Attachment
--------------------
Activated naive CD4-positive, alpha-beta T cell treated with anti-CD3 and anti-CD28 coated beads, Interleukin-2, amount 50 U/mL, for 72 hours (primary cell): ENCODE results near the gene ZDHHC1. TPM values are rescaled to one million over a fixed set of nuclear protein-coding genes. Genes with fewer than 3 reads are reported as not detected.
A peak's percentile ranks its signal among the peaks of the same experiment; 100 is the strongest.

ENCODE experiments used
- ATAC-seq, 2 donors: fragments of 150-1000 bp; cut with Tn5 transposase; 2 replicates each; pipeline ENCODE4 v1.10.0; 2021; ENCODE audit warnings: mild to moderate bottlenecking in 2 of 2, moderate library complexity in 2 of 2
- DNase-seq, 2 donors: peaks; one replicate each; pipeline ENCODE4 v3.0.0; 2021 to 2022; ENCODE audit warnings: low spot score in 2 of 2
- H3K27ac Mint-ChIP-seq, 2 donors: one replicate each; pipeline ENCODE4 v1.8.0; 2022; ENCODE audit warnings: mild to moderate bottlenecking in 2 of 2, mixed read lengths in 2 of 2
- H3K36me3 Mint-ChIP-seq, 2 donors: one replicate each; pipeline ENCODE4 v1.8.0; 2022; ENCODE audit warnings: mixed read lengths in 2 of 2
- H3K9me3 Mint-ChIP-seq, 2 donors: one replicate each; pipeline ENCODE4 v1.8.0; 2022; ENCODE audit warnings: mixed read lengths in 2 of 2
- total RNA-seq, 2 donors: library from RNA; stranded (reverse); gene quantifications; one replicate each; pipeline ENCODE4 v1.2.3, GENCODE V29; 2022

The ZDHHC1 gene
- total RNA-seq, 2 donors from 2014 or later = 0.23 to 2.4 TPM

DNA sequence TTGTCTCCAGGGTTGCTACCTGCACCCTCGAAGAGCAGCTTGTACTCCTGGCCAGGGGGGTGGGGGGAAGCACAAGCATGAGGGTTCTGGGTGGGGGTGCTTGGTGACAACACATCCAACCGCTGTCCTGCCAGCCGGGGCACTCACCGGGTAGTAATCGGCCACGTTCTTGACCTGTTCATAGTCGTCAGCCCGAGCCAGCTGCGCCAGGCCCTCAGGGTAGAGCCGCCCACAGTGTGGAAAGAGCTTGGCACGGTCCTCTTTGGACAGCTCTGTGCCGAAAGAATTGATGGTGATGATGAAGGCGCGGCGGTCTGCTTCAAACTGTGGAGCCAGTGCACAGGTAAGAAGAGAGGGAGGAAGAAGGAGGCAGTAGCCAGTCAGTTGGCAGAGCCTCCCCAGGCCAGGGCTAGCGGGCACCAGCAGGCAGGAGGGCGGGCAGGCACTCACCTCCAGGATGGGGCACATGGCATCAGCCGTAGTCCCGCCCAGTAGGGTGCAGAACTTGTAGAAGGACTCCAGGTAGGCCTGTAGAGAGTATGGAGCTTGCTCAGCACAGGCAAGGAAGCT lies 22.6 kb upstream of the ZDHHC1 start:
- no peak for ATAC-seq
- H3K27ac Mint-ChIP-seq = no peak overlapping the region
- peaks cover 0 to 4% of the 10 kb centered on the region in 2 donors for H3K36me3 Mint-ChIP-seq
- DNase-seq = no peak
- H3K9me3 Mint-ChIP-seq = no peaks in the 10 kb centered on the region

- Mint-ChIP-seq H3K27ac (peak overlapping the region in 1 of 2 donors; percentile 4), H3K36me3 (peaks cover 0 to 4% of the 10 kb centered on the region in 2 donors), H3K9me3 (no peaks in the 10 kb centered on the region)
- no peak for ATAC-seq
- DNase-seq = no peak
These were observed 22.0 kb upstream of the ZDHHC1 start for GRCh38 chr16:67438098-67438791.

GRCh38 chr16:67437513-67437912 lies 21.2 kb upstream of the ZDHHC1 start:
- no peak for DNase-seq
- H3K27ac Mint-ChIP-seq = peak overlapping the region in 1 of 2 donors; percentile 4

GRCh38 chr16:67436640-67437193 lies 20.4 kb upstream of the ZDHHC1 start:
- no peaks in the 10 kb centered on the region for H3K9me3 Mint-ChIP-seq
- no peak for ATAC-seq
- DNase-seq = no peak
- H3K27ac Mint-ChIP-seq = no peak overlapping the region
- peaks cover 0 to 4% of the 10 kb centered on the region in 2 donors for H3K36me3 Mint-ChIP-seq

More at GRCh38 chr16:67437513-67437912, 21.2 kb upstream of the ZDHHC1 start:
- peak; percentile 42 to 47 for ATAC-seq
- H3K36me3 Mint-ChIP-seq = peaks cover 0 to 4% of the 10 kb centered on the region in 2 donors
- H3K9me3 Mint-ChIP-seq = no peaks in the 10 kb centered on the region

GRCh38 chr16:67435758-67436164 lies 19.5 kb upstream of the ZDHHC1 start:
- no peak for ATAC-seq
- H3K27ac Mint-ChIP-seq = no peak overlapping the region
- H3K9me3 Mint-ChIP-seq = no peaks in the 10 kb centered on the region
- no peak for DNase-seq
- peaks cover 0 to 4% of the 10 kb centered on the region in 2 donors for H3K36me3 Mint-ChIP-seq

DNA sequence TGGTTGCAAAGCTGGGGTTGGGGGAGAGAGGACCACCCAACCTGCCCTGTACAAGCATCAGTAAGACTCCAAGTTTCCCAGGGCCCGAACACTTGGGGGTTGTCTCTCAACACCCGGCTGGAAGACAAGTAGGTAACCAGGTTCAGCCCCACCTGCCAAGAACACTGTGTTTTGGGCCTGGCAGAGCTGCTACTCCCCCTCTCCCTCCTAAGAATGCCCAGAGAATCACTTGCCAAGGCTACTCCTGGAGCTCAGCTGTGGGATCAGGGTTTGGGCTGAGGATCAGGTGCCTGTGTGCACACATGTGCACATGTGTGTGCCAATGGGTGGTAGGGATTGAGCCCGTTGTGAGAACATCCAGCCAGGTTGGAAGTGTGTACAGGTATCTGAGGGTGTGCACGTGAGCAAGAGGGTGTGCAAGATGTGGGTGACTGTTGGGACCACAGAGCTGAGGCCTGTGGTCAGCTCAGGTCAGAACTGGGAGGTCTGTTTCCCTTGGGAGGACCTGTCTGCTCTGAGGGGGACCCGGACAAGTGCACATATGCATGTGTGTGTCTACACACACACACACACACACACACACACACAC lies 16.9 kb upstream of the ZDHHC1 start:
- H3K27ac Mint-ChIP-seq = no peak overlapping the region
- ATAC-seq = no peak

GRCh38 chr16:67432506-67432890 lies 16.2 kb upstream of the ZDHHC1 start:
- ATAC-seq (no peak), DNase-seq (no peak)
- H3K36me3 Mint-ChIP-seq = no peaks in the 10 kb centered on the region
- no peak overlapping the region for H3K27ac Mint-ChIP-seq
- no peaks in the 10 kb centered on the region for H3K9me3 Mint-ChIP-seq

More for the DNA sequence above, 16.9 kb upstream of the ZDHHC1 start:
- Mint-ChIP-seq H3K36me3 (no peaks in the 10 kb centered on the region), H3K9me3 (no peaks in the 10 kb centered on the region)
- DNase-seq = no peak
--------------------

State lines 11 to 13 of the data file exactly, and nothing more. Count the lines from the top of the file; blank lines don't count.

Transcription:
- total RNA-seq, 2 donors from 2014 or later = 0.23 to 2.4 TPM

DNA sequence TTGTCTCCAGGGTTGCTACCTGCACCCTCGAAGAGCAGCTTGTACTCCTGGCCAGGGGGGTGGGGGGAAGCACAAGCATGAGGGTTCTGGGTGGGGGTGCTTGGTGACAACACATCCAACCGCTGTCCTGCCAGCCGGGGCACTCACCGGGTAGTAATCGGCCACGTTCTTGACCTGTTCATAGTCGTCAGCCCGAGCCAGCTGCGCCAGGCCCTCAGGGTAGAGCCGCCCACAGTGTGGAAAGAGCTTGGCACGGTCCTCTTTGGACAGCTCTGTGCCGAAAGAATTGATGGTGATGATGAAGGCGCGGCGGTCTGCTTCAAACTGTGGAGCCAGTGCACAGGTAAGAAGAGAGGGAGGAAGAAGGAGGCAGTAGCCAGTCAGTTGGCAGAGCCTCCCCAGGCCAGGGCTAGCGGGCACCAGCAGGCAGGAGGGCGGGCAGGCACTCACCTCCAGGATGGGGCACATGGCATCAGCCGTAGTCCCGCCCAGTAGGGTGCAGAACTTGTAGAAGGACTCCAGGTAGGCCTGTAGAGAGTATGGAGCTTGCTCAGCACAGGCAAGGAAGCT lies 22.6 kb upstream of the ZDHHC1 start:
- no peak for ATAC-seq